The Endeavour Journal of Joseph Banks 1768–1771 [Volume Two]
1. During the Night it Blew as hard as ever; the Day was rainy with less wind but still not moderate enough for our undertakings.
2. Moderate and very rainy; great hopes that the Rain is a presage of approaching moderate weather.
3. In the morn our people were dubious about trying to get out and I beleive delayd it rather too long. At last however they began page 101 and warpd ahead but desisted from their attempts after having ran the ship twice ashore.1
4. Fine calm morn. Began early and warp'd the ship out, after which we saild right out till we came to the turtle reef where our turtlers took one turtle. Myself got some few shells but saw many Beautifull sea insects &c. At night our people who fishd caught abundance of sharks.
5. The Turtlers were again out upon the shoal and took one turtle. At 2 we weighd, resolvd to stand out as well as we could among the shoals, but before night were stoppd by another shoal which lay directly across our way.
6. Blew so fresh that we could not move but lay still all day, not without anxiety least the anchor should not hold.
1 This is a passage that reflects Banks's impatience to get away rather than justice to the seamen. Cook's entry (pp. 364–5) reads, ‘Strong breezes and hazy untill 6 oClock in the Am when it Moderated and we unmoord, hove up the anchor and began to warp out, but the Ship tailing up on the sand on the north side of the River, the Tide of Ebb makeing out and a fresh breeze seting in we were obliged to desist and Moor the Ship again just within the barr’.
2 The sheet anchor was the largest of a ship's anchors, generally stowed on the starboard side behind the best bower. Cook says he had both bowers out, a whole cable on the small bower and two cables on the other; even after this the ship kept driving slowly until the yards and topmasts were struck, ‘then she rid fast’.
8. The night Dark as pitch passd over not without much anxiety: whether our anchors held or not we could not tell and maybe might when we least thought of it be upon the very brink of destruction. Day light however releivd us shewd us that the anchors had held and also brought us rather more moderate weather, so that towards evening we venturd to get up Yards and top masts.
9. Night and morning still more moderate so that one anchor was got up and we had great hopes of sailing on the next morn.
10. Fine weather so the anchor was got up and we saild down to leward, convincd that we could not get out the way we had tried before and hoping there might be a passage that way: in these hopes we were much encouraged by the sight of some high Islands2 where we hopd the shoals would end. By 12 we were among these and fancied that the grand or outer reef ended on one of them so were all in high spirits, but about dinner time the people at the mast head saw as they thought Land all round us, on which we immediately came to an anchor resolvd to go ashore and from the hills examine whether it was so or not.
1 This is Banks's summary of what must have been a considerable discussion amongst the officers about this time. It was plain that the reef had closed in, and that quite independently of the gale the ship was in a very difficult position. Cook is quite frank about his own perplexity: ‘After having well View'd our situation from the mast head I saw that we were surrounded on every side with Shoals and no such thing as a passage to Sea but through the winding channels between them, dangerous to the highest degree in so much that I was quite at a loss which way to steer when the weather would permit us to get under sail; for to beat back to the Se the way we came as the Master would have had me done would be an endless peice of work, as the winds blow now constantly strong from that quarter without hardly any intermission—on the other hand if we do not find a passage to the north[war]d we shall have to come [back] at last’.— pp. 369–70.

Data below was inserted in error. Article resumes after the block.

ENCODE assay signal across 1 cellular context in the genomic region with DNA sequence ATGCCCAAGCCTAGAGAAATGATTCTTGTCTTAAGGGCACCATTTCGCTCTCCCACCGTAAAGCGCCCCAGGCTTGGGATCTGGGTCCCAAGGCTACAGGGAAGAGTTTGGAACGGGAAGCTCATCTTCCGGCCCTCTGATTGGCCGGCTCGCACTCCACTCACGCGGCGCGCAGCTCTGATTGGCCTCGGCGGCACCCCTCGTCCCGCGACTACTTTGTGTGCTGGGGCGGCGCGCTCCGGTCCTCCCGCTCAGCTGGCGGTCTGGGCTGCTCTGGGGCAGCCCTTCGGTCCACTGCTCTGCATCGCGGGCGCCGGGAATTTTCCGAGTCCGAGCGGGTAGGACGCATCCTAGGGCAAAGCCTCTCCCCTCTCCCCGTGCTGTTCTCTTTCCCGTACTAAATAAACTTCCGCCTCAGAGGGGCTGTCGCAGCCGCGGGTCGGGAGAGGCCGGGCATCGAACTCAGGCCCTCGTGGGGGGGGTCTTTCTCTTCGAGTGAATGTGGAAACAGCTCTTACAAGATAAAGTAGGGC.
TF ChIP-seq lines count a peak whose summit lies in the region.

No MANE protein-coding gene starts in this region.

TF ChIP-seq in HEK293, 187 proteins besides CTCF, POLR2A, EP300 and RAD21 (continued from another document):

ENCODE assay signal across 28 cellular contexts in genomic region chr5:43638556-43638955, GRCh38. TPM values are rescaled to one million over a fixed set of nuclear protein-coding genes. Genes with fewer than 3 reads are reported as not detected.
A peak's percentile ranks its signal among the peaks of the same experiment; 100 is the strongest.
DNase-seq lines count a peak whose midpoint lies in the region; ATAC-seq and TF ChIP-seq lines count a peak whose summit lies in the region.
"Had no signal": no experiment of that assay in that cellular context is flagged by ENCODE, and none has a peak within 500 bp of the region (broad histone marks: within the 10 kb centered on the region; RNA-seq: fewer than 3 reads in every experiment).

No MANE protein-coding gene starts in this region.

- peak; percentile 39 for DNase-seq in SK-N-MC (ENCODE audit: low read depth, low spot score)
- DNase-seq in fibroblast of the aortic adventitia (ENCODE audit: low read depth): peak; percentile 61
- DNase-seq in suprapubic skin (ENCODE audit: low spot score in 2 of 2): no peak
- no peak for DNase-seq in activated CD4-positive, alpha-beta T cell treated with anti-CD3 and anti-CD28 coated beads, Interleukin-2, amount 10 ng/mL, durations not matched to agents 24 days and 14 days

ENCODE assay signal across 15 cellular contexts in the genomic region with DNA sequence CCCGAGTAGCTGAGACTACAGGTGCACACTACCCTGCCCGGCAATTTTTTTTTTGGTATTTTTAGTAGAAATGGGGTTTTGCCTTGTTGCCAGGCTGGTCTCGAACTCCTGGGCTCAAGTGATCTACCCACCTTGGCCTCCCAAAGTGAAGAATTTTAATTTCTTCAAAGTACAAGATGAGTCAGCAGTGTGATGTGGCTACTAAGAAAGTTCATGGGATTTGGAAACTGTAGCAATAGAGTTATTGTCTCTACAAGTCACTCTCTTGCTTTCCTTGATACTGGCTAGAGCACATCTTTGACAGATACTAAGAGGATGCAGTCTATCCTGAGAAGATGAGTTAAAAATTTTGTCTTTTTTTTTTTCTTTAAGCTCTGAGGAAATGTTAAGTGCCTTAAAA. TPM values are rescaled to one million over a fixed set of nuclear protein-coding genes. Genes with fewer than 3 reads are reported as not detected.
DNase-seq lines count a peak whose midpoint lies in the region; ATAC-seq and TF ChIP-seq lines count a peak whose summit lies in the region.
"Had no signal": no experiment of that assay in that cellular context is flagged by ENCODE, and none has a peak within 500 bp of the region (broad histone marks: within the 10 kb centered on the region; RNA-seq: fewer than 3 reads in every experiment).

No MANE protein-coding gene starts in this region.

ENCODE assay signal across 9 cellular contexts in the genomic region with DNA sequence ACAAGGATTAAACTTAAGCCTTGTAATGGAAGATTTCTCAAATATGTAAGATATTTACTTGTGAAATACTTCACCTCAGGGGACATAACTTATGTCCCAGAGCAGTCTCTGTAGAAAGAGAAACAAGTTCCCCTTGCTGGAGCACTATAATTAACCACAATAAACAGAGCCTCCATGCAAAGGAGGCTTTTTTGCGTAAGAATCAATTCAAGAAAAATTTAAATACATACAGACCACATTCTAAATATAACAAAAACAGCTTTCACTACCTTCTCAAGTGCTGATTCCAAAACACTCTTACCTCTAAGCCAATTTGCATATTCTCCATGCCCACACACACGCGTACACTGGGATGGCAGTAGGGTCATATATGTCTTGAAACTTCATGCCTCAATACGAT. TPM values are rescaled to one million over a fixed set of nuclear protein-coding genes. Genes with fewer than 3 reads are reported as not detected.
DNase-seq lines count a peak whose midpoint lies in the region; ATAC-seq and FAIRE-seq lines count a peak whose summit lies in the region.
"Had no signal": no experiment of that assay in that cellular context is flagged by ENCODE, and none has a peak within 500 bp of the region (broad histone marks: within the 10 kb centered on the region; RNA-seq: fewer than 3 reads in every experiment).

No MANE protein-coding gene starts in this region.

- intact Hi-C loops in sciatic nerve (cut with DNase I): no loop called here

2 The Islands of Direction, now called South Direction, North Direction, and Lizard.
3 Cape Flattery. Cook (p. 371): ‘We now judged our selves to be clear of all danger having as we thought a clear open sea before us, but this we soon found otherwise and occasiond my calling the headland above mentioned Cape Flattery… .’
4 i.e. a building for the manufacture of glass, not a greenhouse; cf. the names the Glass Houses and Glass House Bay conferred further south.
11. As propos'd yesterday the Captn went today to the Island,1 which provd 5 leagues off from the ship, I went with him. In going out we passd over 2 very large shoals on which we saw great plenty of Turtle but we had too much wind to strike any. The Island itself was high; we ascended the hill and when we were at the top saw plainly the Grand Reef still extending itself Paralel with the shore at about the distance of 3 leagues from us or 8 from the main; through it were several channels exactly similar to those we had seen in the Islands. Through one of these we determind to [go] which seemd most easy: to ascertain however the Practicability of it We resolvd to stay upon the Island all night and at day break in the morn send the boat to sound one of them, which was acordingly done. We slept under the shade of a Bush that grew on the Beach very comfortably.
1 Lizard Island.
2 One of these was Blepharocarya involucrigera F. Muell., collected on Lizard Island, named and renamed by Solander, unaccounted for by Bentbam, but not published until 1878.